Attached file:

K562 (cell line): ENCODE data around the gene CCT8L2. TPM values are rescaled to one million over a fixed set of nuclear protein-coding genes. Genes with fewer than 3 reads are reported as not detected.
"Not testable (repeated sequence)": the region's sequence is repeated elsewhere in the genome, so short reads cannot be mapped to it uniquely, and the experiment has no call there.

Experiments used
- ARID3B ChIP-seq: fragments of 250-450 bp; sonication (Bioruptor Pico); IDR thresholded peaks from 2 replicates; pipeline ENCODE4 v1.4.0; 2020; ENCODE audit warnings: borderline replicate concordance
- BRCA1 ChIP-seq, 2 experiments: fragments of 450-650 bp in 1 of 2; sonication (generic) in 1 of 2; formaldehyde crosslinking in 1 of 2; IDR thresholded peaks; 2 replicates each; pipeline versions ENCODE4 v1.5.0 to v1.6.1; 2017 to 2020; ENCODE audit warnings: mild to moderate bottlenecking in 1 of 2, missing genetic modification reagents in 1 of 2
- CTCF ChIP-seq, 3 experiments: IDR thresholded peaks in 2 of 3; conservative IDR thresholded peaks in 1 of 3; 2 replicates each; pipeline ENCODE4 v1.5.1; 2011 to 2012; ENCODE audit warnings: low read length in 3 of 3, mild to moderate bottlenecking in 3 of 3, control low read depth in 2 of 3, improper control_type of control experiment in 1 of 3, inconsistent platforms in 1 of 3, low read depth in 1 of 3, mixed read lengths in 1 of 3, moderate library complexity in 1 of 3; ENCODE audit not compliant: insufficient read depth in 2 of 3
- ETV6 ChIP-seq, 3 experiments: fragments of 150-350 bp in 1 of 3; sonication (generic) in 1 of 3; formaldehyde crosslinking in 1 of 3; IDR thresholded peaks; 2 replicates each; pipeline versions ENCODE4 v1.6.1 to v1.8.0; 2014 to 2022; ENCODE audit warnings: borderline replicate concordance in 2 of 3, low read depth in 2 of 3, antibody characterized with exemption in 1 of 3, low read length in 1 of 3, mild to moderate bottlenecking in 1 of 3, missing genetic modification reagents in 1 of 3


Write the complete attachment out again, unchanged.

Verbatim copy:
K562 (cell line): ENCODE data around the gene CCT8L2. TPM values are rescaled to one million over a fixed set of nuclear protein-coding genes. Genes with fewer than 3 reads are reported as not detected.
"Not testable (repeated sequence)": the region's sequence is repeated elsewhere in the genome, so short reads cannot be mapped to it uniquely, and the experiment has no call there.

Experiments used
- ARID3B ChIP-seq: fragments of 250-450 bp; sonication (Bioruptor Pico); IDR thresholded peaks from 2 replicates; pipeline ENCODE4 v1.4.0; 2020; ENCODE audit warnings: borderline replicate concordance
- BRCA1 ChIP-seq, 2 experiments: fragments of 450-650 bp in 1 of 2; sonication (generic) in 1 of 2; formaldehyde crosslinking in 1 of 2; IDR thresholded peaks; 2 replicates each; pipeline versions ENCODE4 v1.5.0 to v1.6.1; 2017 to 2020; ENCODE audit warnings: mild to moderate bottlenecking in 1 of 2, missing genetic modification reagents in 1 of 2
- CTCF ChIP-seq, 3 experiments: IDR thresholded peaks in 2 of 3; conservative IDR thresholded peaks in 1 of 3; 2 replicates each; pipeline ENCODE4 v1.5.1; 2011 to 2012; ENCODE audit warnings: low read length in 3 of 3, mild to moderate bottlenecking in 3 of 3, control low read depth in 2 of 3, improper control_type of control experiment in 1 of 3, inconsistent platforms in 1 of 3, low read depth in 1 of 3, mixed read lengths in 1 of 3, moderate library complexity in 1 of 3; ENCODE audit not compliant: insufficient read depth in 2 of 3
- ETV6 ChIP-seq, 3 experiments: fragments of 150-350 bp in 1 of 3; sonication (generic) in 1 of 3; formaldehyde crosslinking in 1 of 3; IDR thresholded peaks; 2 replicates each; pipeline versions ENCODE4 v1.6.1 to v1.8.0; 2014 to 2022; ENCODE audit warnings: borderline replicate concordance in 2 of 3, low read depth in 2 of 3, antibody characterized with exemption in 1 of 3, low read length in 1 of 3, mild to moderate bottlenecking in 1 of 3, missing genetic modification reagents in 1 of 3